Weekly Market Recap: W/E September 11th 2015

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Market Recap

Global equity markets ended the week in positive territory, albeit with continued volatility as uncertainty reigns. Talk of fiscal stimulus from the Chinese authorities was the main catalyst for markets to move higher in the early part of the week.

The picture deteriorated further in the emerging markets, after ratings agency Standard & Poor’s downgraded Brazilian sovereign debt to junk status. This will put further pressure on the Brazilian economy that is coming to terms with significantly lower commodity prices and the economic slowdown in China, amid increasing political instability at home.

As Friday approached much of the focus was on the US Federal Reserve’s monetary policy meeting next week, as markets await the all-important decision on interest rates.

Equity markets stage less than convincing rebound….

In Europe, the FTSE Eurofirst 300 closed up +0.61% for the week while the German DAX index rose +0.85%. Gains in Europe lagged the major indices in US and Asia, after a mid-week rally across the European indices fizzled out.  After being up more that 2% at one point on Wednesday, the German DAX index ended the day up +0.31%.

In the US, the S&P 500 index jumped +2.07% in a holiday-shortened week, with US markets closed on Monday for the Labour Day weekend. The tech-heavy NASDAQ Composite rose +2.96%, moving back into positive territory for the year. The much quoted CBOE Volatility Index (VIX), the so-called ‘fear index’, a key measure of market expectations of near-term volatility conveyed by S&P 500 stock index option prices, moved lower on the week, down 16.55% to 23.20.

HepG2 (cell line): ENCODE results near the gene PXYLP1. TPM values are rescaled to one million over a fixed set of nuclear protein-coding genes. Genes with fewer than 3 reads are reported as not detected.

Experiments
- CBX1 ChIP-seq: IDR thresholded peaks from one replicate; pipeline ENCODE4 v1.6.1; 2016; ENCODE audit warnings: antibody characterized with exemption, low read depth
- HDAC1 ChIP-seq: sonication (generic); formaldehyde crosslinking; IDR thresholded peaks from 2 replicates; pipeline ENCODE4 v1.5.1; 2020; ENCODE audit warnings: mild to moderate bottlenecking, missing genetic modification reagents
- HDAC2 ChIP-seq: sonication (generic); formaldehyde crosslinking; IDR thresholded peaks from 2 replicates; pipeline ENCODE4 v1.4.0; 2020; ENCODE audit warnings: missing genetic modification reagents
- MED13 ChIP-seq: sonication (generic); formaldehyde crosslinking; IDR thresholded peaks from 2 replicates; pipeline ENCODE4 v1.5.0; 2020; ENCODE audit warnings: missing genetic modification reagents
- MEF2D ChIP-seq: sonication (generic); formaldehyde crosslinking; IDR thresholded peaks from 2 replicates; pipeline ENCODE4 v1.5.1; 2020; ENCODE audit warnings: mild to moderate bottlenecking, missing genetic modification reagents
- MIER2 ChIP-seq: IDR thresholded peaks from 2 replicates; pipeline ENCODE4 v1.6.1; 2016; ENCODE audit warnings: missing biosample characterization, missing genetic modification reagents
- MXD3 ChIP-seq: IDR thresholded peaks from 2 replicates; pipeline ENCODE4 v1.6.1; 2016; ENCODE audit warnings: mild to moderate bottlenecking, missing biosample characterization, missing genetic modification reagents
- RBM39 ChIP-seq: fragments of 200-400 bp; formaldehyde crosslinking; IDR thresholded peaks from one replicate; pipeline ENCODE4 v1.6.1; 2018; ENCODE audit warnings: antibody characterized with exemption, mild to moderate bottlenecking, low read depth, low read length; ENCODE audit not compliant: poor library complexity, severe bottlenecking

In Asia, Japan’s Nikkei 225 index rebounded +2.65%, slightly disappointing considering the index logged its best one day gain since October 2008, up +7.7% on Wednesday. China’s Shanghai Composite index of mainland shares closed up +1.27%, while the Hang Seng index of Hong Kong listed shares jumped +3.18%.

Government bonds mixed ahead of Fed meeting….

Despite gains across the major equity markets, investors remained cautious with no material change in yields last week. European bond yields moved lower, the German 10-year bond yield declining 2bps to 0.65%. UK government bond yields were relatively unchanged while the US 10-year treasury yield rose 6bps to 2.18%, ahead of the Fed’s meeting next week.

On the currency front the Euro gained some ground against the US dollar, rising +1.53% to $1.129. Commodity markets were mixed with the price of copper reportedly benefiting from the prospect of stimulus efforts in China, while the slide in oil prices continued. The price of Brent Crude Oil fell -2.65% to $48.10 per barrel. Goldman Sachs said last week that crude oil could fall to $20 a barrel, albeit not their base case. However, they did say in March 2008 that $200 a barrel was a possibility!

Week Ahead

European equity markets have opened marginally higher, despite a mixed session in Asia overnight, after mixed economic data from China.

It is a busy week on the macro front this week. In Europe there are reports on industrial production, employment, trade, inflation and the latest ZEW Economic survey from Germany. There is a host of data released from the UK and the US including reports on retail sales, inflation and housing.

On the central bank front, the Bank of Japan will hold their monetary policy committee meeting on Wednesday, with no change in policy expected, but they may talk up the prospect of further stimulus. The Bank of England and European Central Bank will release their latest economic bulletins. Of course, the US Federal Reserve’s monetary policy meeting will be centre stage.

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